I'll present Speed's main topics numbered in boldface type. If you want to add a comment, please use the numbered points to refer to the relevant section of the chapter.
In this section of the chapter, Speed discusses grounds for oil painters. By "grounds" he means the prepared surface that you paint on.
|Whistler, detail of oil painting (Source MOMA)|
Better permanency because oil paint always becomes more transparent with age, so a dark ground will show through and influence the painting in time. Oils also darken as they age, so if they're painted on a white ground, if they darken and transparentize, the two effects mitigate each other.
Disadvantage is that it's not always a sympathetic surface because it can be hard to judge values and colors against the bright white.
2. Recommended toned ground
Mix ivory black and raw umber to make a neutral color, thinning it with turpentine and applying it with a clean rag. Wiping with the rag gives an even tone and brings out some of the grain of the canvas.
3. Texture of ground
Speed says, "A perfectly smooth surface is not often used nowadays, although beautiful work has been done on it in the past. It is essentially the surface for very thin painting and high finish when soft brushes are used. The paintings of the pre-Raphaelites were done on such canvases.
4. What the ground should do
The surface texture should "pick the paint off the brush evenly without any scratchiness." And it should "hold the first touches painted sufficiently firmly for other touches to be painted evenly across them, without picking up the under paint unduly."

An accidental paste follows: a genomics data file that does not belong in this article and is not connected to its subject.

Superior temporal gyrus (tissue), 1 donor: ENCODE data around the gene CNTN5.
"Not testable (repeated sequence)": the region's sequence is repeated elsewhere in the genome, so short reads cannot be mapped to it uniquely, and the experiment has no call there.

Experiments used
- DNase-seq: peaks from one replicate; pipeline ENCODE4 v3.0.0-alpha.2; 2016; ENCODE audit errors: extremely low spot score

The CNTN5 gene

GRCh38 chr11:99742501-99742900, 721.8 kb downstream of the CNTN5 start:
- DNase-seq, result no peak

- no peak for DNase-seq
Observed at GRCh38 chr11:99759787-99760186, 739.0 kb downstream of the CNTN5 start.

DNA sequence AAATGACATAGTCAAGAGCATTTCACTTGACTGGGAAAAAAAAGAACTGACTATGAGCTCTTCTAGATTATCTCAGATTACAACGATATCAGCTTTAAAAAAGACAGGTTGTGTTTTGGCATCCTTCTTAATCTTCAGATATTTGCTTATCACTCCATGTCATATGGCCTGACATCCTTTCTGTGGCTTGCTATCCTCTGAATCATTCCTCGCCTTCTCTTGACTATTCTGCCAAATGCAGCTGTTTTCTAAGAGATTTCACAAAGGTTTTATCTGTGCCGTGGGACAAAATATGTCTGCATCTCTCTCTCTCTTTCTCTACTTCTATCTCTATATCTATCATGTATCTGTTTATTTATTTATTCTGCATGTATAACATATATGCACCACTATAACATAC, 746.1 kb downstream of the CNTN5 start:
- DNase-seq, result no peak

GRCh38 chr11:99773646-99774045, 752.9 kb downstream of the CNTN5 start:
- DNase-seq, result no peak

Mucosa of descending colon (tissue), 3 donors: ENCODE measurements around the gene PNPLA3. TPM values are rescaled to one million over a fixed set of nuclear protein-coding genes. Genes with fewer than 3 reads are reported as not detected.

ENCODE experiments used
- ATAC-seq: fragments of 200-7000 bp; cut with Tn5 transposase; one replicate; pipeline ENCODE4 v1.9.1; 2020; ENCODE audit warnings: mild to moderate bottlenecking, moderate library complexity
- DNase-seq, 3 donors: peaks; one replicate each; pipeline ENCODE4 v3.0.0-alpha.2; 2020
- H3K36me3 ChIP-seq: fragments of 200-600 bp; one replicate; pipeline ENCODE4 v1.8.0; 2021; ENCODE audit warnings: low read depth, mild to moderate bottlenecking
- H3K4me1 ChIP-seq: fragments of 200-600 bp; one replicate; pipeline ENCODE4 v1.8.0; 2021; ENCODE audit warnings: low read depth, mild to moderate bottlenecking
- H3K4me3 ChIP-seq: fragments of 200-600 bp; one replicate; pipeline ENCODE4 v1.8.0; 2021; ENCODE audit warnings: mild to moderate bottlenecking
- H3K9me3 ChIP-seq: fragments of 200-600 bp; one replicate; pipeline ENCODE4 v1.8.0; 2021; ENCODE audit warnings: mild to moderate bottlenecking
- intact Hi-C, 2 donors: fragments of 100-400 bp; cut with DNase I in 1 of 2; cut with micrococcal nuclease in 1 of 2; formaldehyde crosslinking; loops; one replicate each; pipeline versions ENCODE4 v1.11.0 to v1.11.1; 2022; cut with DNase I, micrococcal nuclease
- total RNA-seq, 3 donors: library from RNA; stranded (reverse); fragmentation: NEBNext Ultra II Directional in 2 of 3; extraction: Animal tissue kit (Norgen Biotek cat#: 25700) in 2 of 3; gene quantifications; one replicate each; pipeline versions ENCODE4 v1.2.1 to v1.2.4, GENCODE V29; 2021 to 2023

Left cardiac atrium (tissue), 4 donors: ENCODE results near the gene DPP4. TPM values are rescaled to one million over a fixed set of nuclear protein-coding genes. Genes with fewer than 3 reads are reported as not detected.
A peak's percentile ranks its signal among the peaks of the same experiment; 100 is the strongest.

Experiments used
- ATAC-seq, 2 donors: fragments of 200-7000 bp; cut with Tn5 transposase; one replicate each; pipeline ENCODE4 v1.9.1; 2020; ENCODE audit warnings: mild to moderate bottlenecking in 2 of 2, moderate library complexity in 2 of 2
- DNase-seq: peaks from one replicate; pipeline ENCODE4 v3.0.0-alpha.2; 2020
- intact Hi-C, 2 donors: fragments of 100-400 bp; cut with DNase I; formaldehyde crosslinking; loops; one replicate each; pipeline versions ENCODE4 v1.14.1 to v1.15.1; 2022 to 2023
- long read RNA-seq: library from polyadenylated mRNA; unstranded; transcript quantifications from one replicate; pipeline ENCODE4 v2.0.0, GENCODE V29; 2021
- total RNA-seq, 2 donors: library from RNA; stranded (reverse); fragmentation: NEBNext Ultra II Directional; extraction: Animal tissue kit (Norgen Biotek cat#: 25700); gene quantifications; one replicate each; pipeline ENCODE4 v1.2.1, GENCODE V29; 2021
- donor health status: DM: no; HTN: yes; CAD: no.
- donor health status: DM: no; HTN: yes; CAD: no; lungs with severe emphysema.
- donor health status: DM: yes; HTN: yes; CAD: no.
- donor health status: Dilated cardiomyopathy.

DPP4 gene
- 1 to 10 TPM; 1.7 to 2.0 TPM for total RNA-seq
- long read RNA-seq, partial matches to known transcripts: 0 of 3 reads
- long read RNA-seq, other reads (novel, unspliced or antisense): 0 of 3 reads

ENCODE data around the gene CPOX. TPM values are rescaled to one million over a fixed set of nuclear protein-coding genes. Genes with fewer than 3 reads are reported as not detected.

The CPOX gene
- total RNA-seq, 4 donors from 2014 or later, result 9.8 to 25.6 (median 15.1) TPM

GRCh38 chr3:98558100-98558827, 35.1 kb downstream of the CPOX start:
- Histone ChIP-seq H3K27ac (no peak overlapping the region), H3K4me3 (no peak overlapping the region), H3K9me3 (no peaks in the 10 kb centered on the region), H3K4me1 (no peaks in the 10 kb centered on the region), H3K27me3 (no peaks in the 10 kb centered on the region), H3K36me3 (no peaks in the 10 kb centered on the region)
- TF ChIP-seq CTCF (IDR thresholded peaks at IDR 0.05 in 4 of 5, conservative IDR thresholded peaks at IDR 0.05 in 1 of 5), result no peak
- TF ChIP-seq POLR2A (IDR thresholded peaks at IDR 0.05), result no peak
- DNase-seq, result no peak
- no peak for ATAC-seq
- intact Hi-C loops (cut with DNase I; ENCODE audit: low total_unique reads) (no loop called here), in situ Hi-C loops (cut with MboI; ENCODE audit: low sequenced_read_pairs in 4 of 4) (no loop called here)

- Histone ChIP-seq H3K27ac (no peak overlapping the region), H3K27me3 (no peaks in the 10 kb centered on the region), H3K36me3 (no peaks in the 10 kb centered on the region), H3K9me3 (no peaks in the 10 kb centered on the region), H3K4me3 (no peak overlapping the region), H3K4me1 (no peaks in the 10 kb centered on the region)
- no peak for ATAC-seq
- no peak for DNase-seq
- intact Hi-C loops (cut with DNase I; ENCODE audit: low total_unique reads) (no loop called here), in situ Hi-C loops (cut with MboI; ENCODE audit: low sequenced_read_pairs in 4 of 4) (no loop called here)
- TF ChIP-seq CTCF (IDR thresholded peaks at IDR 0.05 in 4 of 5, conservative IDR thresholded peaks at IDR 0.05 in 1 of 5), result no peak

Speed complains about canvas manufacturers making prepared canvases with a slippery, soapy surface, which makes the paint slide around uncontrollably. A prepared canvas shouldn't be slippery and smooth; it should have a "bite" to it, a slightly gritty feel.
5. Coarse vs. fine canvas
A coarse canvas is good for large, simple masses of color—"the grain of the canvas breaks up the surface slightly and gives it a little movement, whereas on a smooth canvas, it is dull and lifeless." Beginners should start with a medium-grained canvas and then experiment with rougher and smoother options.
6. Absorbent canvases
Although paintings done on absorbent canvases may dry matte, the surface will absorb the oil, which tends to darken with time. Absorbent surfaces are suited to high key paintings, but they're not as good for dark subjects.
Dry, matte-surfaced paintings should be framed under glass, as dirt will settle into the rough surface of the paint. When Speed says, "Dirt is the great enemy of permanency in our modern cities," remember, he's talking about a London that was regularly blackened with coal smoke, and it really damaged paintings more than today.
Next time— Palettes
In its original edition, the book is called "The Science and Practice of Oil Painting." Unfortunately it's not available in a free edition, but there's an inexpensive print edition that Dover publishes under a different title "Oil Painting Techniques and Materials (with a Sargent cover)," and there's also a Kindle edition.----
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